A recurring theme on the ACP Advocate blog is the frustration internists have with paperwork. The "Happy Hospitalist" writes, "I could double or triple the number of patients I see if my daily reality wasn't controlled by third party rules and regulations that require me to document thousands of words in thousands of key places thousands of times a day." Dr. Jay Larson says that "Increased non-clinical paper work for primary care physicians is one of 3 major reasons medical students decide to choose a different career than general internal medicine." He notes that over 95% of the physicians in the Physicians Foundation survey reported increased non-clinical paper work over the past 3 years.
"Dr. JH07" paraphrases a quote from Forrest Gump, "'It rolls downhill', this became a reality for PCP's [primary care providers] with regard to referrals, preauthorizations of drugs and radiology studies, CMN's, care plans, letters of medical necessity, FMLA forms, scooter store forms, DMV forms, routine pre-op H&P forms on healthy patients who were to have surgery, signing orders for home care agencies to justify their care and existence, work notes, disability forms, nursing home forms..."
What can be done to reduce paperwork and the associated administration costs?
As I see it, the policy options are:
- Reduce the number of payers to one. Advocates of a single payer system argue that reduced administrative costs are one of its big advantages over the US's "pluralistic" system. A single payer would have one set of rules relating to benefits, eligibility, billing, and utilization review, unlike a pluralistic system where each insurer has its own requirements. Single payer systems, though, are quite capable of generating their own paperwork hassles for physicians. Consider all of the paperwork involved with traditional Medicare fee-for-service, which is "single payer" for elderly and disabled patients.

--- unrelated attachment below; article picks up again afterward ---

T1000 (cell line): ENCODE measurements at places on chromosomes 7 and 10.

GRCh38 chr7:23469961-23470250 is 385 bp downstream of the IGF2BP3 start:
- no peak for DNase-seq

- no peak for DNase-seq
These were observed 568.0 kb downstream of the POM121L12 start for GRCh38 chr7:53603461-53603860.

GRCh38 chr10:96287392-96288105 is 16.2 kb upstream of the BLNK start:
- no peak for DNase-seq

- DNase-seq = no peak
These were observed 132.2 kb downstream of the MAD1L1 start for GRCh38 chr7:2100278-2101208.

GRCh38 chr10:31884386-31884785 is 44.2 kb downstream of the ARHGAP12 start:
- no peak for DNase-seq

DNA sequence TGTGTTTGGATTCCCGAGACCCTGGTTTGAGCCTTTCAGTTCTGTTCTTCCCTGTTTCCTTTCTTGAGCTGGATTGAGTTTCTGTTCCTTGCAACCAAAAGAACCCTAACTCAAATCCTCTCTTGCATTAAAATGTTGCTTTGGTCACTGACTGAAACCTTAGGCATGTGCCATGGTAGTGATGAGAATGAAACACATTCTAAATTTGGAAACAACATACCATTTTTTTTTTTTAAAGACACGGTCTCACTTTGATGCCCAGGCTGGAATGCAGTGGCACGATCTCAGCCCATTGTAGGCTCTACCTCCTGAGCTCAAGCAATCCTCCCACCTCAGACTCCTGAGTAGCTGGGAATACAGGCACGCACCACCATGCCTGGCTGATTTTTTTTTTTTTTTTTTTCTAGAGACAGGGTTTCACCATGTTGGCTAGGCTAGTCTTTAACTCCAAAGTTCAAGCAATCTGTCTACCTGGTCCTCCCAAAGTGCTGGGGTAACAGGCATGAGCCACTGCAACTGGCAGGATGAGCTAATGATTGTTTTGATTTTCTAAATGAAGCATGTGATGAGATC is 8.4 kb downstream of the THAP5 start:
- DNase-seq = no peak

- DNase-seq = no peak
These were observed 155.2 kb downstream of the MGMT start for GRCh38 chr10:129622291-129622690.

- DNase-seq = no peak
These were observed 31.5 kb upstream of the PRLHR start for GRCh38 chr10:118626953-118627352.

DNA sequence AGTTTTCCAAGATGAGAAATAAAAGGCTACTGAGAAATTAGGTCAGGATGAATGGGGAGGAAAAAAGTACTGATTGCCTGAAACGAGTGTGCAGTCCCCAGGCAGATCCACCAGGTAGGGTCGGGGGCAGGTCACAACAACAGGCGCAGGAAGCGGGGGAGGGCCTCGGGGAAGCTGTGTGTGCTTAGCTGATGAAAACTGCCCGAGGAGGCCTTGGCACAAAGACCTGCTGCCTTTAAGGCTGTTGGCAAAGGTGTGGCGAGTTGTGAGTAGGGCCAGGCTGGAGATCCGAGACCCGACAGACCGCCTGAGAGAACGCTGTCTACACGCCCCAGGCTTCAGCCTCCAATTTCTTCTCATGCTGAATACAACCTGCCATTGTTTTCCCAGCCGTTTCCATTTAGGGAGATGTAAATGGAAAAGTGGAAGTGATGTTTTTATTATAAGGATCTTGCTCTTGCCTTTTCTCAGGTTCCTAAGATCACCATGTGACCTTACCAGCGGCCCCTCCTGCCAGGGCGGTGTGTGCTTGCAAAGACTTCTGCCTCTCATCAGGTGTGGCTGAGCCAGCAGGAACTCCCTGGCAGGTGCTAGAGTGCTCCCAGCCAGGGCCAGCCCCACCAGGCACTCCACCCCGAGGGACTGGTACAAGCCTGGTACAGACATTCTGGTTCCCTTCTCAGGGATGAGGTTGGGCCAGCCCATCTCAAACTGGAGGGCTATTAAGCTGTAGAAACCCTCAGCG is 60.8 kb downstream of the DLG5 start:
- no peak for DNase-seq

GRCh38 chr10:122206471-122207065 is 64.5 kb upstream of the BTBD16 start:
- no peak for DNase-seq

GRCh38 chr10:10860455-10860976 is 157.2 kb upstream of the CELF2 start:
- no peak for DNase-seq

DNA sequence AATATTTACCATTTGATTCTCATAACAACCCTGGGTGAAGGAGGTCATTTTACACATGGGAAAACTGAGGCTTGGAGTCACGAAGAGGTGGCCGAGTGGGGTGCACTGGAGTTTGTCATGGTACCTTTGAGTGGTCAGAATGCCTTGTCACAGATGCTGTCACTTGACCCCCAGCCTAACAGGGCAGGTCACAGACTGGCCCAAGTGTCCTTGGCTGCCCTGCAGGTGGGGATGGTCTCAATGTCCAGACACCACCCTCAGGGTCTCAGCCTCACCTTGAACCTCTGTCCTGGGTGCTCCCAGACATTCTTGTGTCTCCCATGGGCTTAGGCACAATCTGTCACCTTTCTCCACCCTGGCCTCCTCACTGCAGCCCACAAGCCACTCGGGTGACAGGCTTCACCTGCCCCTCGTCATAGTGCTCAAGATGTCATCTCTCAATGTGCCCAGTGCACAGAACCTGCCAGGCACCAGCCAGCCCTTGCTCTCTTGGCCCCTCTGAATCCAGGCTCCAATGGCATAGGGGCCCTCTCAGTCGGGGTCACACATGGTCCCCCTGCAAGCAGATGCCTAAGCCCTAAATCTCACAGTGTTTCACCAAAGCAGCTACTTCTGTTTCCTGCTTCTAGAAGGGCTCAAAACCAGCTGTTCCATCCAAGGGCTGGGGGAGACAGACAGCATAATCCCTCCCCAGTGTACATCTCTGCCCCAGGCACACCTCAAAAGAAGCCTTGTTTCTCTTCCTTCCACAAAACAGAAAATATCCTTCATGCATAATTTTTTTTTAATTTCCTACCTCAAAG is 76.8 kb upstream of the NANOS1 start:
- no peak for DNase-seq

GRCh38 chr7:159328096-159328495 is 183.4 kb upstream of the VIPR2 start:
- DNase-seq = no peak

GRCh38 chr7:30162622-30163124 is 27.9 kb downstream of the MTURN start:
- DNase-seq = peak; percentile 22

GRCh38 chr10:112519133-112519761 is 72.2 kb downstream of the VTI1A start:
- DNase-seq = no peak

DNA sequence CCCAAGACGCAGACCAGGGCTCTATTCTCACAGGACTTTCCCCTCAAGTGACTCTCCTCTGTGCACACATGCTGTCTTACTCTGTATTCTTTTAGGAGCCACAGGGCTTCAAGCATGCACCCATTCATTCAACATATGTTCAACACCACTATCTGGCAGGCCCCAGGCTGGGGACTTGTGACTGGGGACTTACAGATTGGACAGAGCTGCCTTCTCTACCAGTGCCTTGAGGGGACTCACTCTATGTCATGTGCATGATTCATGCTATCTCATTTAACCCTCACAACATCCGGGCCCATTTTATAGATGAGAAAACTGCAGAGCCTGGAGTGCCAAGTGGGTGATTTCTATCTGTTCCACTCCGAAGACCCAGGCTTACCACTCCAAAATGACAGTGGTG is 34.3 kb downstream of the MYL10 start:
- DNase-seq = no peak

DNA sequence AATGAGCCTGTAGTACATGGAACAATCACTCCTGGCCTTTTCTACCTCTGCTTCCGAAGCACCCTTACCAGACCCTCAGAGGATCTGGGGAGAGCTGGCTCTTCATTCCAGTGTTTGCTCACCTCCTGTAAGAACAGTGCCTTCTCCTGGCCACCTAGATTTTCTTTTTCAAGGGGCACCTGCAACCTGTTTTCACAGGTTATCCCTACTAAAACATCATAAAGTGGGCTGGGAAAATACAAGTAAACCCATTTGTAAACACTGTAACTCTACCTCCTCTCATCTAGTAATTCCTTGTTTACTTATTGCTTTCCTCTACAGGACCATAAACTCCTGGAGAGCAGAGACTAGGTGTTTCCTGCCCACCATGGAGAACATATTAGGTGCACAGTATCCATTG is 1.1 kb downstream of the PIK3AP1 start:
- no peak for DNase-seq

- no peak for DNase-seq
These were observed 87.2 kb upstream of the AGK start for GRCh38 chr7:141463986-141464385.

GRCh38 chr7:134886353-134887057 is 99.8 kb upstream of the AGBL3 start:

- Let physicians and patients set their own terms. Go back to the days when patients "contracted" with their physicians for services; the fee charged and the services provided were determined by the doctor and the patient. Eliminate price controls and "balance billing" limits. Provide health insurance coverage only when out-of-pocket expenses exceed a high dollar threshold (e.g. health savings accounts).
- Eliminate fee-for-service. Paperwork may be the consequence of paying doctors based on the volume of visits and procedures. Pre-authorization and retrospective utilization review, medical necessity and DME authorization forms, coding and documentation requirements - all these (and more) are designed to control "inappropriate" utilization. Paying doctors on a "bundled" or capitation basis, linked to measures of performance, could reduce the need to second-guess physicians' decisions. But physicians have been reluctant to embrace bundled payment systems and the associated financial risk it places on them.
- Standardize and simplify. Get insurers to agree to uniform credentialing, eligibility, billing and transaction systems, or require them to do so. Substitute retroactive claims review with "real time" claims adjudication. Go after and eliminate specific paperwork that does not make sense. (How about submitting insurers' utilization review to the evidence-based standards of effectiveness demanded of physicians?) It seems, though, that every time progress is made in eliminating one silly rule, another one crops up to take its place.
- Use technology. Imagine if every patient had a "smart card" that included their insurance eligibility, co-payments, deductibles, and covered benefits that could be "read" by every doctor's office? Or if all insurance transactions were billed electronically using a common platform? Or if interoperable and standardized health information technology allowed physicians, hospitals, and laboratories to seamlessly share patient information with each other, linked to patients' own personal health records?
The first two options - single payer or letting physicians and patients set their own terms - have strong proponents within the medical profession, but in my view are the least likely to be accepted by policymakers. More likely, a policy to reduce paperwork will involve alternatives to fee-for-service, standardization of insurance transactions, and health information technology.
Today's questions: Which of the above approaches do you believe would be most and least effective in reducing paperwork? Are there other options that should be entertained?